It is not uncommon to find elaborate, well-thought-through change plans missing just one ‘small’ component: the people.
Why does this happen? Why do some change leaders get so lost in the detail of their planning that they forget to bring the people involved along with them on the journey?
Paul and Richard discuss why it can feel easier just to focus on the plan and what happens when people get left out of it.
Effecting change involves two things: there’s the practical side of it and then there’s the ‘transition’ of taking people through it. Focusing on both elements leads to successful change. Having an awesome plan without the engagement and support of your people will mean it won’t be as effective as it could be.
A change plan can take up a lot of time and effort but, in a way, it’s the easy bit. Most change leaders have technical or project management skills, and know how to create a strong plan. It’s an area they feel comfortable with. But when it comes to taking people through the transition, the process is more unpredictable.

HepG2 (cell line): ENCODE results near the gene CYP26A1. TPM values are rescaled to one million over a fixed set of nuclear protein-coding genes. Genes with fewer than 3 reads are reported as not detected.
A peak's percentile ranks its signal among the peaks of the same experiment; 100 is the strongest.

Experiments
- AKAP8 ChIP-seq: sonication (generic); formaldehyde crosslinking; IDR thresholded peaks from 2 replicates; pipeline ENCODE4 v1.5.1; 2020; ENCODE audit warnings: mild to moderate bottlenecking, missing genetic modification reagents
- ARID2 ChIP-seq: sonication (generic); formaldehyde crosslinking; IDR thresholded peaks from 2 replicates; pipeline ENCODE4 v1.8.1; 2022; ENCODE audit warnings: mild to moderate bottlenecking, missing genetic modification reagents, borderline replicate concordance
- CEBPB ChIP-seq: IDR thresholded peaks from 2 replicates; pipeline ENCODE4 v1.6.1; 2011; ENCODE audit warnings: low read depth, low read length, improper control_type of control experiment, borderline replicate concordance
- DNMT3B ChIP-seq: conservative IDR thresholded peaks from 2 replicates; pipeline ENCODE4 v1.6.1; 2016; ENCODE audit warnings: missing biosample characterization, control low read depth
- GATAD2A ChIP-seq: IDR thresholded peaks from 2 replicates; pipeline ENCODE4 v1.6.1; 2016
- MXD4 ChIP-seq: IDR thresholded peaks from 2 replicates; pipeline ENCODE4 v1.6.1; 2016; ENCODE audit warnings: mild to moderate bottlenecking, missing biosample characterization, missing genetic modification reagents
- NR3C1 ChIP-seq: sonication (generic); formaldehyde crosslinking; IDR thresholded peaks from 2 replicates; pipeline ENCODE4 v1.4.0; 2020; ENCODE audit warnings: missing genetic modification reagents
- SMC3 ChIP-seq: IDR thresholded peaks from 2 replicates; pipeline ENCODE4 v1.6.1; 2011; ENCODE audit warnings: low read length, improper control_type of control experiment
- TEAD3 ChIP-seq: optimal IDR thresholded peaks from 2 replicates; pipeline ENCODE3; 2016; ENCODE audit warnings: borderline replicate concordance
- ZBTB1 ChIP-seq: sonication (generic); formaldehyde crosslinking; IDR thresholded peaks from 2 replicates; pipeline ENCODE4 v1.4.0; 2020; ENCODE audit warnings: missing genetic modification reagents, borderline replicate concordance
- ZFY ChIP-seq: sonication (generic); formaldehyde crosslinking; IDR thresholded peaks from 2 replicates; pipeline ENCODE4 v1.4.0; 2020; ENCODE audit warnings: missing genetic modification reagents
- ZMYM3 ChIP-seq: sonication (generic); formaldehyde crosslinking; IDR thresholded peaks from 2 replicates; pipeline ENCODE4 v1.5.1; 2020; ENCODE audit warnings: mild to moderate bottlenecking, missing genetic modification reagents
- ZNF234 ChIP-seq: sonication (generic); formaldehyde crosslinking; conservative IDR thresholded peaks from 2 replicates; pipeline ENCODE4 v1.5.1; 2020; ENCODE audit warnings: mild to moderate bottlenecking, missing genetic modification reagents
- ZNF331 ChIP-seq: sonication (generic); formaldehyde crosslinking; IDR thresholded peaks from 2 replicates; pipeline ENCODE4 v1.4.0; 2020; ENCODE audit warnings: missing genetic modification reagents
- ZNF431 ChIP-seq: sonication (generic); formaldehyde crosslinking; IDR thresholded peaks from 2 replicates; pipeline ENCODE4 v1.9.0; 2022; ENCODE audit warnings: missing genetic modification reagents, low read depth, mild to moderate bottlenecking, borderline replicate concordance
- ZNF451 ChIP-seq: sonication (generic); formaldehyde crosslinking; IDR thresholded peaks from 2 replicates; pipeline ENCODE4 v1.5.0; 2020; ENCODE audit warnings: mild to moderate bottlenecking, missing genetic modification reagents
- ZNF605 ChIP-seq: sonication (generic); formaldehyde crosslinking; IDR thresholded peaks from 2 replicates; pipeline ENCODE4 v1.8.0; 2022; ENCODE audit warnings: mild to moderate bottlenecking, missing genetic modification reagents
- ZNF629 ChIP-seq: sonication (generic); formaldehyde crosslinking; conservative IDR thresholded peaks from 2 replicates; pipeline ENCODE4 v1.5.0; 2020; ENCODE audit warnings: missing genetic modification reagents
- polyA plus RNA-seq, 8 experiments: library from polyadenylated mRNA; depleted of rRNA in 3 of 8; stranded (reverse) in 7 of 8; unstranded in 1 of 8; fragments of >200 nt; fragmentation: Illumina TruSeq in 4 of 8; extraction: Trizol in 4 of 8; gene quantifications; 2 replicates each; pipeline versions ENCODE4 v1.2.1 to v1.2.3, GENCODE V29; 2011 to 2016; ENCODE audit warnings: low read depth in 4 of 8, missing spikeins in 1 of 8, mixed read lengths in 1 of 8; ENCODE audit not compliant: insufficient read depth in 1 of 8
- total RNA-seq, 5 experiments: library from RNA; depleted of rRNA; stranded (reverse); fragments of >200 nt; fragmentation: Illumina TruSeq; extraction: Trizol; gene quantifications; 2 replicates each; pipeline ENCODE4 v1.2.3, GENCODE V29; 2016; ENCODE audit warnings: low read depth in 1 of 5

So, if you’re leading change and have a great plan but haven’t really looked at the people side, where do you start?
We’d suggest taking a step back and assessing where people are on the change journey. Ask two questions: 1, What is their attitude to this specific change? 2, How much energy are they putting into this?
Answering these questions about each individual will help you place them in one of four categories:
- ‘Corporate Corpses’
The likelihood is that at least half of the people will be Spectators. They are in the neutral zone, supportive of the change but with low energy. However, the great thing is that they can become engaged with the process if they are given information and choices.
The Champions are the people who are supportive of the change and are putting a lot of energy in to it. They can help the leaders by taking some of the burden and acting as positive role models for the Spectators.
The ‘Corporate Corpses’ are the zombie brigade – people who have very low energy and a very bad attitude, although they’re not being disruptive or causing any trouble.
The Saboteurs are usually the very noisy vocal minority who have a bad attitude and lots of energy. They are the people who are trying to hold back change and undermine leaders. They tend to attract attention and effort which should instead be focused on trying to engage the Spectators.